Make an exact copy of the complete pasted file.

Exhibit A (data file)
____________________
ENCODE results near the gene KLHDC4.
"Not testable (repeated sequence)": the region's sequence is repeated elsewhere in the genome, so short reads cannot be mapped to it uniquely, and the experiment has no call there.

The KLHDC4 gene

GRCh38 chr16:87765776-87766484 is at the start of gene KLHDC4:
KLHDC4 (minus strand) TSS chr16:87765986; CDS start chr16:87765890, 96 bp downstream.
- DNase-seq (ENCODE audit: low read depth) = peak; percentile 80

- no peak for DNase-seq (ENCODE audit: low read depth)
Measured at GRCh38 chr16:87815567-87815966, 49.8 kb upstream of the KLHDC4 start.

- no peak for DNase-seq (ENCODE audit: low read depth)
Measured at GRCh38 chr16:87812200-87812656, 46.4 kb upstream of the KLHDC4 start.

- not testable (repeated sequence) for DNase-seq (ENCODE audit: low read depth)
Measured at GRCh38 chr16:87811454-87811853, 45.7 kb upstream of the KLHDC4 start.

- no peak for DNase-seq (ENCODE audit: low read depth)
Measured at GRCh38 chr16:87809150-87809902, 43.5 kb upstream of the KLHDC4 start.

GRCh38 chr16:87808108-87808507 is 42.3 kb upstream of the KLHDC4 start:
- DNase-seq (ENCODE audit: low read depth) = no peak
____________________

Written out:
ENCODE results near the gene KLHDC4.
"Not testable (repeated sequence)": the region's sequence is repeated elsewhere in the genome, so short reads cannot be mapped to it uniquely, and the experiment has no call there.

The KLHDC4 gene

GRCh38 chr16:87765776-87766484 is at the start of gene KLHDC4:
KLHDC4 (minus strand) TSS chr16:87765986; CDS start chr16:87765890, 96 bp downstream.
- DNase-seq (ENCODE audit: low read depth) = peak; percentile 80

- no peak for DNase-seq (ENCODE audit: low read depth)
Measured at GRCh38 chr16:87815567-87815966, 49.8 kb upstream of the KLHDC4 start.

- no peak for DNase-seq (ENCODE audit: low read depth)
Measured at GRCh38 chr16:87812200-87812656, 46.4 kb upstream of the KLHDC4 start.

- not testable (repeated sequence) for DNase-seq (ENCODE audit: low read depth)
Measured at GRCh38 chr16:87811454-87811853, 45.7 kb upstream of the KLHDC4 start.

- no peak for DNase-seq (ENCODE audit: low read depth)
Measured at GRCh38 chr16:87809150-87809902, 43.5 kb upstream of the KLHDC4 start.

GRCh38 chr16:87808108-87808507 is 42.3 kb upstream of the KLHDC4 start:
- DNase-seq (ENCODE audit: low read depth) = no peak